CENT * Environment Texas * Frontera Water Protectors * Honor the Earth * Jolt Action * Mount Triumph * Seeding Sovereignty * Sierra Club Lonestar Chapter * Sierra Club Rio Grande Chapter * Surfrider Foundation * San Antonio Bay Estuarine Waterkeeper * Texas Campaign for the Environment
Released today by the environmental watchdog Earthworks, Flaring Away: How the Texas General Land Office is mismanaging oil and gas leases on state lands, compares flyovers of oil and gas operations on General Land Office (GLO) lands against a Texas Railroad Commission (TRC) flaring permitting database to reveal that 75% of observed flares were unpermitted. If representative, this sample suggests that 75% of all flares on GLO lands could be unpermitted.
From October 2019 – December 2020, helicopters flew over 321 oil and gas production flares, 45 of which were on leases issued by the Texas General Land Office, an agency charged with stewardship of lands owned in common by all Texans. Of those 45, 34 — or 75% — did not have permits required under Texas law. According to GLO records, 36,830 oil and gas wells are permitted on state lands managed by the GLO.
“The law requires flaring permits because the practice is wasteful and polluting, as Republicans and Democrats alike agree. The oil and gas industry’s contempt for the law coupled with the GLO, TCEQ and TRC failures to uphold it illustrates why permitting of new oil and gas operations must end.” — report author and Earthworks’ Senior Field Advocate and Certified Optical Gas Imaging Thermographer Sharon Wilson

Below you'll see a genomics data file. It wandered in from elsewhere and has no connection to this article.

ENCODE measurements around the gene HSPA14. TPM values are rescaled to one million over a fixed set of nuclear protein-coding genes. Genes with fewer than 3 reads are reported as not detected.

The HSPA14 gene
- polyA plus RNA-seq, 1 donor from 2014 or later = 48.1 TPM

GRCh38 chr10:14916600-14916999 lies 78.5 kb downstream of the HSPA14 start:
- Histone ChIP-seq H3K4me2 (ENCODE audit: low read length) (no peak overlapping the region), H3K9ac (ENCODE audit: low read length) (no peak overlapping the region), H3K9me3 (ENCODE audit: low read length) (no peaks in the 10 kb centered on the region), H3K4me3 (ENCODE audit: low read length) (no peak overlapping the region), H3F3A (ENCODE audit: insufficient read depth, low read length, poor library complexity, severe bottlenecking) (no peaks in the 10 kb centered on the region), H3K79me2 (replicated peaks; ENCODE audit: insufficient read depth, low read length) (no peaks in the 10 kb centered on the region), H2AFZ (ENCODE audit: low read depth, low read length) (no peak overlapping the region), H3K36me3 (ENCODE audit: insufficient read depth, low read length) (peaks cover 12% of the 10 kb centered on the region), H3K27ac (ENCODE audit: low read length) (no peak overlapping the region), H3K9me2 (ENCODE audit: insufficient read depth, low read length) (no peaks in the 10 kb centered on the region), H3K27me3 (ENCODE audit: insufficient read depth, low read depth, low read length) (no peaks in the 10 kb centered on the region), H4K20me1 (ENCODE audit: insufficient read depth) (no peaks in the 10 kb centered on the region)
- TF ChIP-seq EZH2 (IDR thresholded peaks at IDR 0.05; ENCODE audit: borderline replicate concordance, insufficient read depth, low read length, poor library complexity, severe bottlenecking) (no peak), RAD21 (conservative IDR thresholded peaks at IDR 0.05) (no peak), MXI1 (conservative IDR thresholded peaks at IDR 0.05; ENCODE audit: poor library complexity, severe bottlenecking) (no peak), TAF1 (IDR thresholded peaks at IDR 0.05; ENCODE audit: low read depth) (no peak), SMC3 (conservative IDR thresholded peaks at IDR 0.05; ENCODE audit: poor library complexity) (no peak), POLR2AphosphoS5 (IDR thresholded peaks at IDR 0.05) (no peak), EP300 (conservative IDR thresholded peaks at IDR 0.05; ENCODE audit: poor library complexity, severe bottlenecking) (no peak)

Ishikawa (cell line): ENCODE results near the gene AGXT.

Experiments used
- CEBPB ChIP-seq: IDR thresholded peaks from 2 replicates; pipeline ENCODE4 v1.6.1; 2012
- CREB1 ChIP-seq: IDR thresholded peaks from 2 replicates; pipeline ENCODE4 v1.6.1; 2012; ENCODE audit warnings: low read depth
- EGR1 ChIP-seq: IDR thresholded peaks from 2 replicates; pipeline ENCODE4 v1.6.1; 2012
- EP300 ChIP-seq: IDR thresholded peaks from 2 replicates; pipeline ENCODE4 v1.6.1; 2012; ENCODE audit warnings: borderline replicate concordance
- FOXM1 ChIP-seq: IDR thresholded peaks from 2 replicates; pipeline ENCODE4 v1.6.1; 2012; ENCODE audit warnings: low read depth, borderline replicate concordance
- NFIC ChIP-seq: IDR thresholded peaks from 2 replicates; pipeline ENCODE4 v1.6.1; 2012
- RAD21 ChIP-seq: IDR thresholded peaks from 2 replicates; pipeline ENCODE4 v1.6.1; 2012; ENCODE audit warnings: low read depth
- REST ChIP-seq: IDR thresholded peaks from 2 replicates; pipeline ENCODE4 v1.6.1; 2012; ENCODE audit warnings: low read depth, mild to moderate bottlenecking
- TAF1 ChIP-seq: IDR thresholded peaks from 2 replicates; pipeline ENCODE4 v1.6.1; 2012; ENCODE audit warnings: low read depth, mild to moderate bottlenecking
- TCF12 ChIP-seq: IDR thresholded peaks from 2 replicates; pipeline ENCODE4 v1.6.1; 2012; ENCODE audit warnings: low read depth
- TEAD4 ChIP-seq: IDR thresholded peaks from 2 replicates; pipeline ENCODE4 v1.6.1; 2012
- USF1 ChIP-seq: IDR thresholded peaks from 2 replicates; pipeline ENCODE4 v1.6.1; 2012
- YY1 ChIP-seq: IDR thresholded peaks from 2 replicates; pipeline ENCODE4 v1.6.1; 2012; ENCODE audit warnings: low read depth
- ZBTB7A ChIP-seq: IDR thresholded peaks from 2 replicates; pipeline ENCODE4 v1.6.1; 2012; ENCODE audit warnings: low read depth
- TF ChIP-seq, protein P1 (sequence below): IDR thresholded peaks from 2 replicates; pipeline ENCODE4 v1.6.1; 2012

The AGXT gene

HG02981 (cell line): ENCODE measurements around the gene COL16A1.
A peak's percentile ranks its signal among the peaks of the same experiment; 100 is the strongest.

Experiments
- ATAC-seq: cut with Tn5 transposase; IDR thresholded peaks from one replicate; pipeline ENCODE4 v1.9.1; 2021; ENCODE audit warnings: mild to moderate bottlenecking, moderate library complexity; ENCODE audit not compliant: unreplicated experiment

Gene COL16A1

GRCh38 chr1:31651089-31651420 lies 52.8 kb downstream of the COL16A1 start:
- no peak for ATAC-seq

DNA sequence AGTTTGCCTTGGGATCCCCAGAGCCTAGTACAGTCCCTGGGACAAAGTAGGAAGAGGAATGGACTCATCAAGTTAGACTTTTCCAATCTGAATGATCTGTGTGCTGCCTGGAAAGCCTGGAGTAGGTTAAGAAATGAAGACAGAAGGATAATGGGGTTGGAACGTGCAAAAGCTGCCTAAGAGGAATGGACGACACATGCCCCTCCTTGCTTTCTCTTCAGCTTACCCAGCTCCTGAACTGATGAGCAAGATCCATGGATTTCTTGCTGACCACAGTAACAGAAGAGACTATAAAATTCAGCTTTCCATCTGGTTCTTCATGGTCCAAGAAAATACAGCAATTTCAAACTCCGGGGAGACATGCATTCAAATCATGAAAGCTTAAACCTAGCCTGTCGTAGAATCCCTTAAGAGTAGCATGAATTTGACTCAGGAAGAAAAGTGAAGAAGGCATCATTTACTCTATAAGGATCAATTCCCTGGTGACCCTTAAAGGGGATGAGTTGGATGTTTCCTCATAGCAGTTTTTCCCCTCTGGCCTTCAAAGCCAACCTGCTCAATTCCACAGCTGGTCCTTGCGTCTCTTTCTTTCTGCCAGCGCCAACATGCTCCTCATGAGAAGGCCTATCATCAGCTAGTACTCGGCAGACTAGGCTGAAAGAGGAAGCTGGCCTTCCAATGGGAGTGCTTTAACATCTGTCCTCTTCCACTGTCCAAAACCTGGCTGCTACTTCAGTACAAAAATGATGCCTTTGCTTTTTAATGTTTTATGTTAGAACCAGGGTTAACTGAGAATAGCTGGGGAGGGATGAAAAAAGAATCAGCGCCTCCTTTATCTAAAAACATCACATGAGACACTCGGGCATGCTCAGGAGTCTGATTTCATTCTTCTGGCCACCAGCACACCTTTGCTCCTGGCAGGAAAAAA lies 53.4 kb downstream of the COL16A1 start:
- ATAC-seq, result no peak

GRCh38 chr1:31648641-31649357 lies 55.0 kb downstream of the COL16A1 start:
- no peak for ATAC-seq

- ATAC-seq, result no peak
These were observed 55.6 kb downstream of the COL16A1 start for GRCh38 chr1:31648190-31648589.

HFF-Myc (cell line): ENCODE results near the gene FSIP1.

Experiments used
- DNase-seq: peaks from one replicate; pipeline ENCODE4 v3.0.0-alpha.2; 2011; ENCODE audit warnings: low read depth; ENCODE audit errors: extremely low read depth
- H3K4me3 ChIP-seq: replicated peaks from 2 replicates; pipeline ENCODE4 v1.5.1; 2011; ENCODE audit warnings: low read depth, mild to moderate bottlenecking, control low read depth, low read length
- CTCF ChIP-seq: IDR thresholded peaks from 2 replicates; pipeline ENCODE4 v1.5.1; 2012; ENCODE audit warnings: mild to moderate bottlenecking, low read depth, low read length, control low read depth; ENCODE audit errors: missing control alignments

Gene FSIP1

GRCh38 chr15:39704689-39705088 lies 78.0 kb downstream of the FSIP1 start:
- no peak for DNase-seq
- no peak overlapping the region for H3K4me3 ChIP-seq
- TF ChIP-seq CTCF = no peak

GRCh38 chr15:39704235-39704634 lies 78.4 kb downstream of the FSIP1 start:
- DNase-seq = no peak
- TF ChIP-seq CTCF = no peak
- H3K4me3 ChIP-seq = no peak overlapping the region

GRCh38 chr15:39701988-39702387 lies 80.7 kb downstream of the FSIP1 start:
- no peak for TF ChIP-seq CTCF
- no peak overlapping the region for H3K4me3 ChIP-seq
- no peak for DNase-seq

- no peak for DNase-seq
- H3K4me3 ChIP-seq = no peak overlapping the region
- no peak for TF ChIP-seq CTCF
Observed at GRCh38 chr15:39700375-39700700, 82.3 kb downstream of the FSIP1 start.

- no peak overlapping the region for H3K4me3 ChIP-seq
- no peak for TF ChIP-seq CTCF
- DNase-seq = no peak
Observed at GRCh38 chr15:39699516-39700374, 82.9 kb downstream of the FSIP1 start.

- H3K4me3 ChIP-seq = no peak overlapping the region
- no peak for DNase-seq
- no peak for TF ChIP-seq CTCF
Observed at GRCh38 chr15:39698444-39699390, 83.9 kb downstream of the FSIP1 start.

The General Land Office leases public lands for oil and gas production. The Texas Railroad Commission issues permits for operations on all Texas leases (including GLO leases), including flaring associated with those operations through the “Rule 32 exception” permit. The Texas Commission on Environmental Quality (TCEQ) is responsible for maintaining clean air in Texas, so flares that are malfunctioning, or unlit and venting are its responsibility.
Properly combusted flaring is responsible for .6% of all human-driven fossil fuel carbon dioxide emissions. Unlit and malfunctioning flares are more of a climate threat because they release methane — which is 86x more powerful a climate pollutant than carbon dioxide. Flaring can result in health problems for people living in proximity because flares also release toxic volatile organic compounds like benzene. Pregnant women who live near flares have as much as 50% greater chance of premature birth. Living in proximity to flares is linked to eye, nose, and throat irritation, respiratory problems, nausea, headaches, and dizziness.